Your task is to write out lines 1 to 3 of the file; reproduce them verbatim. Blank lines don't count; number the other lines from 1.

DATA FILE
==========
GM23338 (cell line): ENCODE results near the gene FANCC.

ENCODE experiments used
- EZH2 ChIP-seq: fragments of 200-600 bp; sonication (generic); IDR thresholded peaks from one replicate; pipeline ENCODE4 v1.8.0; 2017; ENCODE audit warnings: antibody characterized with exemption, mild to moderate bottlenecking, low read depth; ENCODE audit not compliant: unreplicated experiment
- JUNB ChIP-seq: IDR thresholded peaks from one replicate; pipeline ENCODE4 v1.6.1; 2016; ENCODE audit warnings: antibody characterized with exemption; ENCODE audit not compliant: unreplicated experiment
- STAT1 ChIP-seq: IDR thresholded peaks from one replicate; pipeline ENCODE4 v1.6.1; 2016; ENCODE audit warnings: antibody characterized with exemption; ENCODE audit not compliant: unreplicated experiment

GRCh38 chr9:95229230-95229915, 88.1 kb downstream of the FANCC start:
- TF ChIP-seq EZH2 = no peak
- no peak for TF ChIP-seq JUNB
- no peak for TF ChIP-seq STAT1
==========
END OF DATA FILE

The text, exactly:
GM23338 (cell line): ENCODE results near the gene FANCC.

ENCODE experiments used
- EZH2 ChIP-seq: fragments of 200-600 bp; sonication (generic); IDR thresholded peaks from one replicate; pipeline ENCODE4 v1.8.0; 2017; ENCODE audit warnings: antibody characterized with exemption, mild to moderate bottlenecking, low read depth; ENCODE audit not compliant: unreplicated experiment